Above: Me and my younger brother, Ideen Jahanshahi, Solutions Architect
Co-Op Gaming, Corporate Tech and Coming of Age
Fast-forward to my high school graduation, and that’s when a game called “Doom” came out. The significance of this game was that it was one of the first games you could play with someone else. If you were on the same network as them, or if you had a modem, you could call into your buddy’s modem and play against one another. Now, all of a sudden, all my friends wanted computers with this game installed on it. They also wanted help installing modems and calling into other people’s modems. Because I had a reputation as a “computer person,” I became the tech support for my buddies so we could play this game together. What I realized throughout all of that is that I really enjoyed helping other people solve these problems.
This coincided nicely with another big moment upon my graduation of high school. Creative Labs, who was at that time the biggest multimedia peripherals manufacturer on the planet, had just announced they were going to open their U.S. support center in Stillwater. This was a massive, publicly traded company. In my mind, it was the equivalent of Google or Tesla coming to town today. I absolutely wanted to work there. Because they were based in Singapore and were not yet physically in Stillwater, I did a remote interview, and they offered me a job as part of the first group hired in Stillwater. It wasn’t until the first day of onboarding when I showed up in person that they realized I was 17. Because they had a strict 18-and-older employment policy, they told me to come back in a year, so I did.
When I first started at Creative Labs, I loved it. They were a small company with big technology, and everyone there was incredibly passionate. Our little group would have regular LAN parties and BBQs on the weekend. Even though it was only an $8-an-hour job, which was still pretty great for a college kid, I loved it and took it very seriously. I’d go home and read entire manuals, which is not something I do – I was just that into it. I remember that no one ever told us what our mission was when we started there, so we made up our own. My mission was to delight the customer. There really weren’t any rules, so we just did whatever we could to keep the person on the other end of the line happy.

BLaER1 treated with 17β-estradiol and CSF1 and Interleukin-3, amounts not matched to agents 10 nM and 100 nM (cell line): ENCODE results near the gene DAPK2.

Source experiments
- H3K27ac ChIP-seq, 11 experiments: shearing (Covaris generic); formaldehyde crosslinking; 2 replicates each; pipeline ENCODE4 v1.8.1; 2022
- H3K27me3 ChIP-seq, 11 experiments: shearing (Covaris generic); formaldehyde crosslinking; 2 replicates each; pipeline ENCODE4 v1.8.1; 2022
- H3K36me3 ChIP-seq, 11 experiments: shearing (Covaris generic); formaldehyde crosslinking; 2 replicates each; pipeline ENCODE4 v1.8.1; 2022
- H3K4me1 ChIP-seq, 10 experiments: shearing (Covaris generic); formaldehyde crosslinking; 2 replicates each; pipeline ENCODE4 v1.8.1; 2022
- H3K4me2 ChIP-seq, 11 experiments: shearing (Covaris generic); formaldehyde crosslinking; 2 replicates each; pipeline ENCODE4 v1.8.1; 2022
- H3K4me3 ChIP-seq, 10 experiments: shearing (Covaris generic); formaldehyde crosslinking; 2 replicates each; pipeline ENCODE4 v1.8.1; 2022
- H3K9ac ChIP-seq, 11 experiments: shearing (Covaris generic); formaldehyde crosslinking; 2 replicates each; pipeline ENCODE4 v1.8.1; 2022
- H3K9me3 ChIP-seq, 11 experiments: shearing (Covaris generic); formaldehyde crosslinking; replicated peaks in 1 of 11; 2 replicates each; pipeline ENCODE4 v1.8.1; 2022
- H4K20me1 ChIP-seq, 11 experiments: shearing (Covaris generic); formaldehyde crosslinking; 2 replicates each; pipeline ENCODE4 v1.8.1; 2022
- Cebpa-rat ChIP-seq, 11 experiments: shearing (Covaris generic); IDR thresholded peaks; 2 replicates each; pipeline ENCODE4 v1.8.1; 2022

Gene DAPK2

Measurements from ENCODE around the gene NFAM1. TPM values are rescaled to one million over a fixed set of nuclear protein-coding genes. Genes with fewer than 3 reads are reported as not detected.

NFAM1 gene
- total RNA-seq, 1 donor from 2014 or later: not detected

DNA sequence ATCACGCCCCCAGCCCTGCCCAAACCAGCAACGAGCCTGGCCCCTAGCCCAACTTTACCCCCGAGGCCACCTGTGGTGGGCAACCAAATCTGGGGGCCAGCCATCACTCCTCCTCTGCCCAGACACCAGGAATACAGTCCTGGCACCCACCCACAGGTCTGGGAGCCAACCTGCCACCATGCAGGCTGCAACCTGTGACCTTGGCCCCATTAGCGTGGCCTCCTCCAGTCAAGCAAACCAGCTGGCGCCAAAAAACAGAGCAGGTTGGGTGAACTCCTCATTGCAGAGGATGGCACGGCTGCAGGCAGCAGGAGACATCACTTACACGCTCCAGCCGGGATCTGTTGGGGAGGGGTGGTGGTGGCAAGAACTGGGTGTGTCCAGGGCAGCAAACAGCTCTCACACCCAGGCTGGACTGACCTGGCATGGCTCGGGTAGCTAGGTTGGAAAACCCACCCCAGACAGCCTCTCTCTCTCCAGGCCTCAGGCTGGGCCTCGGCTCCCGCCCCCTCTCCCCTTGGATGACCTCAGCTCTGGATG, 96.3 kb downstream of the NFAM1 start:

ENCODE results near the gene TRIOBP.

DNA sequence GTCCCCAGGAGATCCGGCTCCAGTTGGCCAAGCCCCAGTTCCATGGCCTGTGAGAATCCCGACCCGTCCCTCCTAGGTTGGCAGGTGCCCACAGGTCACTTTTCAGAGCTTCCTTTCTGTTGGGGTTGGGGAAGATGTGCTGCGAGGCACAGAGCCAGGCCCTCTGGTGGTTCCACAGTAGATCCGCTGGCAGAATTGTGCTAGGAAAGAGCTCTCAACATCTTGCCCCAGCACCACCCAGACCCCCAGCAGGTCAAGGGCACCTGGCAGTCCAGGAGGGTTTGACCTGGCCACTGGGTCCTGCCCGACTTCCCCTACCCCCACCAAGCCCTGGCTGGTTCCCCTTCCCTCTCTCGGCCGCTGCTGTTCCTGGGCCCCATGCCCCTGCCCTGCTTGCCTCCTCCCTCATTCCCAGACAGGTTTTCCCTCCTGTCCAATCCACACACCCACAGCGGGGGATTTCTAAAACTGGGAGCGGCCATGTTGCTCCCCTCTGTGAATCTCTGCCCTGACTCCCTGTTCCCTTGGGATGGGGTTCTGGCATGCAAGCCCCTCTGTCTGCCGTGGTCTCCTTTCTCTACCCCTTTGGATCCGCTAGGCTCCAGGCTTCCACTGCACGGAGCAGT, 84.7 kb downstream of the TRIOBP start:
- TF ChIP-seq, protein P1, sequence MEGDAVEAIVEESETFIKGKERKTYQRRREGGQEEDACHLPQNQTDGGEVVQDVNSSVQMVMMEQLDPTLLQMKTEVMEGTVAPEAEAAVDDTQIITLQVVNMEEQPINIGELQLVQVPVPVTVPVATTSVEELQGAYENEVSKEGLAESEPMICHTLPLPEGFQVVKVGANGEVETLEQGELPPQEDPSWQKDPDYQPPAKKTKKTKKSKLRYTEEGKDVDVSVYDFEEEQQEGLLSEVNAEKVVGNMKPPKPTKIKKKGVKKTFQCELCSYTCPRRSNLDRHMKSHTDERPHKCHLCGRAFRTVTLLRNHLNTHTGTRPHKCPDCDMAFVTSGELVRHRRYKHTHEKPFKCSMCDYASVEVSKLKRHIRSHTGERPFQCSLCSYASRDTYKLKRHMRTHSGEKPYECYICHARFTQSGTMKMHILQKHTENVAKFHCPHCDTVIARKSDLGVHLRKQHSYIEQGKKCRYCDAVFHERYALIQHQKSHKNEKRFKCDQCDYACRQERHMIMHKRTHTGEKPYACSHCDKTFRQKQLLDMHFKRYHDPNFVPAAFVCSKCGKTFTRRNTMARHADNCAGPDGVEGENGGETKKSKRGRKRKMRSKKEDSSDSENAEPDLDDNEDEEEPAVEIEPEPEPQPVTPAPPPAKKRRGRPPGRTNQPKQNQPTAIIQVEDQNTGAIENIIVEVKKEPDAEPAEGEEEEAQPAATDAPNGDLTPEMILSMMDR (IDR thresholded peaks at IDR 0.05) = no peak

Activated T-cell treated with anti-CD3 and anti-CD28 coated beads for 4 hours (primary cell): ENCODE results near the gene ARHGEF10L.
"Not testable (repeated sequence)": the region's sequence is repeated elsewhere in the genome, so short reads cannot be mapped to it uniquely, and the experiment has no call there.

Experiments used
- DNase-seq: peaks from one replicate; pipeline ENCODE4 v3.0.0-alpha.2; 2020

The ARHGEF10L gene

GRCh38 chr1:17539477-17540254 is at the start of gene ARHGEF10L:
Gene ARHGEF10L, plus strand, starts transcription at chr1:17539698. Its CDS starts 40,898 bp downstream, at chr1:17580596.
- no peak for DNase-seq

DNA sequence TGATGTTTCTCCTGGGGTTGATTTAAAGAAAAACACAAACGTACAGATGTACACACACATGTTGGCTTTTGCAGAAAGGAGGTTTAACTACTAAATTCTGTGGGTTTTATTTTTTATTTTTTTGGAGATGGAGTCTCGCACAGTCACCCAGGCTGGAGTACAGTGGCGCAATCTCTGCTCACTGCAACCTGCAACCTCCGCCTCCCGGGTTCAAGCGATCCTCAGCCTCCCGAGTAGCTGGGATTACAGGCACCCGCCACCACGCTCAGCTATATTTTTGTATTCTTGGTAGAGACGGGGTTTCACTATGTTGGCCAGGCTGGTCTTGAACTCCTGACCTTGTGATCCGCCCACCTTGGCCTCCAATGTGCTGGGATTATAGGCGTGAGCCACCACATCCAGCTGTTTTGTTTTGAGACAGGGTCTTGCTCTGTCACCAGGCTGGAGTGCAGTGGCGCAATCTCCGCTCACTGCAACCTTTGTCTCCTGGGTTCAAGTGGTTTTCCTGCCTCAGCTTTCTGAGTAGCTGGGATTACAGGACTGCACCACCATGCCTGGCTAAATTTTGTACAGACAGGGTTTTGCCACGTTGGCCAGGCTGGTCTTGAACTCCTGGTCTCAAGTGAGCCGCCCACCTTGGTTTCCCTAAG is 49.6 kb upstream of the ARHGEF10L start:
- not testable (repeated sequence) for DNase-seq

This philosophy came with a lot of rewards. Customers would often send me gifts. One gift I remember well was from a guy who worked for a massive networking company called 3Com who sent me a box of network cards, each worth $135. I thought that was pretty cool at the time and still do today. After a year-and-a-half of working at Creative Labs, I went from loving my job to being completely miserable. The reason why was because Creative Labs started suffocating employees with KPIs and metrics for everything, as well as increasingly strict rules. This choked all the fun out of work for me.
So, what happened that caused such a dramatic change? I think a big factor was that they experienced such an incredible period of growth over such a short time that their onboarding classes grew to 20-40 people in size. Rather than focusing on hiring the most talented people, they focused on hiring anyone who could speak English well and type at least 30 words per minute. If those boxes were checked, you were in and they’d train you the rest of the way. I’m not saying there’s anything wrong with that approach, but the quality of new hires suffered as a consequence, leading them to introduce a lot of new rules that boxed everyone in.
Essentially, we now had four-hour shifts broken up by 15-minute breaks for things like using the bathroom, smoking, grabbing a snack or whatever. Each phone call was limited to 10 minutes. At the 10-minute mark, you escalated your call to a manager. When you hung up the phone, you had 60 seconds to type up notes in the wrap-up period before your next call. Then we started getting scripts for everything. Again, there’s nothing wrong with that, it was just a fundamental change from the freedom and energy I had when I first started there. Ultimately, I ended up leaving. That was my first exposure to the “tech world.”
The Summer of InterWorks